Registrant was sole shareholder of company and retained services of two brokers to find buyer for business. Registrant preferred share sale arrangement over other ways to dispose of business. When brokers found buyer who purchased shares of business, registrant paid brokers’ commission plus Harmonized Sales Tax (HST) of $140,792 for each broker for total of $281,584. Registrant then applied for refund of HST paid on commission, on basis that it was paid in error on ground that such services were exempt supplies of financial services. Minister denied HST refund. Registrant appealed. Appeal dismissed. It was clear that essential duty of brokers was to find buyer for registrant’s business and not specifically for shares of registrant. Brokers had no authority to enter into any contracts on behalf of registrant or bind him in any way nor to hire and instruct counsel and see transaction through to end. Sale of shares occurred, and it could be said registrant made supply of financial instrument but it was also clear that, because it was purchaser who provided written offer to purchase assets, brokers had no idea at that point or any control over whether binding agreement could be finalized. This did not rise to level of arranging to transfer ownership of shares, even in event share transaction ultimately materialized, and so it cannot be said to qualify as supply of financial service under Excise Tax Act.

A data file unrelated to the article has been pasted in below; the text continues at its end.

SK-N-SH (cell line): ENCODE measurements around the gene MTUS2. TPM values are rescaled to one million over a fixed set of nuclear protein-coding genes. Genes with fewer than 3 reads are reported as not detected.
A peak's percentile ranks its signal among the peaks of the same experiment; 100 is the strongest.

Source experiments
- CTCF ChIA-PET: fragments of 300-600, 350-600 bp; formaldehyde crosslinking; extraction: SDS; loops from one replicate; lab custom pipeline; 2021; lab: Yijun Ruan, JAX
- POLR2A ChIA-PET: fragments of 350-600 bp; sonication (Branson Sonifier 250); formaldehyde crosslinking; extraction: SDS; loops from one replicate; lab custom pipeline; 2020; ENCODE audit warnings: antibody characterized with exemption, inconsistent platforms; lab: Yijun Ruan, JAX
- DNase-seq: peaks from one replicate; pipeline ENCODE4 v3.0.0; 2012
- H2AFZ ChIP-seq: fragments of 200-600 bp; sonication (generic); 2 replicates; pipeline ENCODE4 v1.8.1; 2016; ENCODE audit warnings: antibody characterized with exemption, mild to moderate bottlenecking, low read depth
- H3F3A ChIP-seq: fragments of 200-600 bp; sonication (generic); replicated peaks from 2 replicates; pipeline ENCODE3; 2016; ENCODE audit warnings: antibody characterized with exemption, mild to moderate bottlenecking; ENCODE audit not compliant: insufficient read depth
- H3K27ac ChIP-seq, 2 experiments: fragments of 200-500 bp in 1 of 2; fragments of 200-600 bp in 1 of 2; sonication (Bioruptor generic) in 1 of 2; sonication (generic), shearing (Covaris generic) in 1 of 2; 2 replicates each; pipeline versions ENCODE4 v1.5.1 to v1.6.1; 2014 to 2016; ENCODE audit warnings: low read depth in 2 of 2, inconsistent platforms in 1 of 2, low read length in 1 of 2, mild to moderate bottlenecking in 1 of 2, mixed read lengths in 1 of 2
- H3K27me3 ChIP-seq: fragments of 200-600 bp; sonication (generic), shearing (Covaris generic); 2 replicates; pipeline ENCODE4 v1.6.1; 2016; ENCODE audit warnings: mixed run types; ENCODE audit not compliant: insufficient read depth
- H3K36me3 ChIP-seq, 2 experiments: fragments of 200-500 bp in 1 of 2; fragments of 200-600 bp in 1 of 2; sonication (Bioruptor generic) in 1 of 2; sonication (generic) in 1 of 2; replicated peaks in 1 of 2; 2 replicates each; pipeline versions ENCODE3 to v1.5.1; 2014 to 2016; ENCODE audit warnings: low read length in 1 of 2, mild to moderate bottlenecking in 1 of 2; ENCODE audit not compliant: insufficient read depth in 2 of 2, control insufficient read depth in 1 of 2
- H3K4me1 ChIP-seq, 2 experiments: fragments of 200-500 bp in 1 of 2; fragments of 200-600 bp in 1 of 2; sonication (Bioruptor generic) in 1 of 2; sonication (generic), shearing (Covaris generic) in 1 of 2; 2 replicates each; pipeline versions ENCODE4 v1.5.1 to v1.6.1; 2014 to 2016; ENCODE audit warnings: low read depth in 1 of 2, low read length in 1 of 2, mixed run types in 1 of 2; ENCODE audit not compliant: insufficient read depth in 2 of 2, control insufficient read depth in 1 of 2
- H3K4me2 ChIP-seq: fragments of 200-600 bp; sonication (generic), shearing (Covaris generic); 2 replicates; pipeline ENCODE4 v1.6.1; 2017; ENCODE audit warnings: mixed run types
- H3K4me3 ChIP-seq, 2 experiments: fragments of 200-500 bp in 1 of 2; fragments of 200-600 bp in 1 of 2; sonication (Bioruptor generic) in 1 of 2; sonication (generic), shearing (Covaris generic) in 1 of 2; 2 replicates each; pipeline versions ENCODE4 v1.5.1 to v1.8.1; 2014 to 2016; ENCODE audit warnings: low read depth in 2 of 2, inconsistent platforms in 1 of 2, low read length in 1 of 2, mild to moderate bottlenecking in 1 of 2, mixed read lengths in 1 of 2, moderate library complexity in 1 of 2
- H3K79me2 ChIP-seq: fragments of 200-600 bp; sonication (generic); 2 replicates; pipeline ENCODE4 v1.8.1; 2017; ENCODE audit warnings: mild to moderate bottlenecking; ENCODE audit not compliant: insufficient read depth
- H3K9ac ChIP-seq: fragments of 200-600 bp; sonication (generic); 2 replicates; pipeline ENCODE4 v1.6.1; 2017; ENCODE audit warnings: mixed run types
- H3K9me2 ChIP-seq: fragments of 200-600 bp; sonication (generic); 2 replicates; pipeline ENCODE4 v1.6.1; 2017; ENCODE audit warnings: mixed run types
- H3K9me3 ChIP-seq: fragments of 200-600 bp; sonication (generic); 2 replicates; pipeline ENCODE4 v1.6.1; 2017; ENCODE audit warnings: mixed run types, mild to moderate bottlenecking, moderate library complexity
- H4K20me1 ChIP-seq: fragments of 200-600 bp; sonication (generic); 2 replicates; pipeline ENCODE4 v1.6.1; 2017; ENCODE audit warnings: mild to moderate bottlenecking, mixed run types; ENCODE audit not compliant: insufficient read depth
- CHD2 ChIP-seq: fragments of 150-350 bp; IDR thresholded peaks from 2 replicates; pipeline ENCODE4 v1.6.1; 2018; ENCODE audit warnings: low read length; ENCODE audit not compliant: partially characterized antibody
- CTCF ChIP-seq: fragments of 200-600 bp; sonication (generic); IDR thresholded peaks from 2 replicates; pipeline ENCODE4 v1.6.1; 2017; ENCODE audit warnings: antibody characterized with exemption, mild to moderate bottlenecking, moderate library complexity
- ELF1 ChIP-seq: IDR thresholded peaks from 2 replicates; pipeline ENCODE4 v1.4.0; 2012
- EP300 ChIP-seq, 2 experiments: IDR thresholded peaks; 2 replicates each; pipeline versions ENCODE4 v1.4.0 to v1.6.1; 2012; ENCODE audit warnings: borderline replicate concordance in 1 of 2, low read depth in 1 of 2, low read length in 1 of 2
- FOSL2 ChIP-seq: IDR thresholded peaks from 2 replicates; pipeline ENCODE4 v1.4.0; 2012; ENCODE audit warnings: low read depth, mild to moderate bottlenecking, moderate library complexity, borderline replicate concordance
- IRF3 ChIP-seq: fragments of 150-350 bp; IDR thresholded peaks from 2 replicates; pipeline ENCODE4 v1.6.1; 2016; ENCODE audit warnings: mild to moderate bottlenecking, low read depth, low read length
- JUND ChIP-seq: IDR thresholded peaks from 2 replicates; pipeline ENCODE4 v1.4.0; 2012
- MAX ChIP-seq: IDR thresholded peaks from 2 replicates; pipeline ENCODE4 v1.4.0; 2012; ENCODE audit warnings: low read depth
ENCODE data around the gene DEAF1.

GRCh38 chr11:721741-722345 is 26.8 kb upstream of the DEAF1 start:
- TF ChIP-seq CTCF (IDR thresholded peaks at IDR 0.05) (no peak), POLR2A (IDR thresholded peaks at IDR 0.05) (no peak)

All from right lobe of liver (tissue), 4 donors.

Barr v. The Queen (2018), 2018 CarswellNat 2094, 2018 CarswellNat 7348, 2018 TCC 86, 2018 CCI 86, F.J. Pizzitelli J. (T.C.C. [General Procedure]).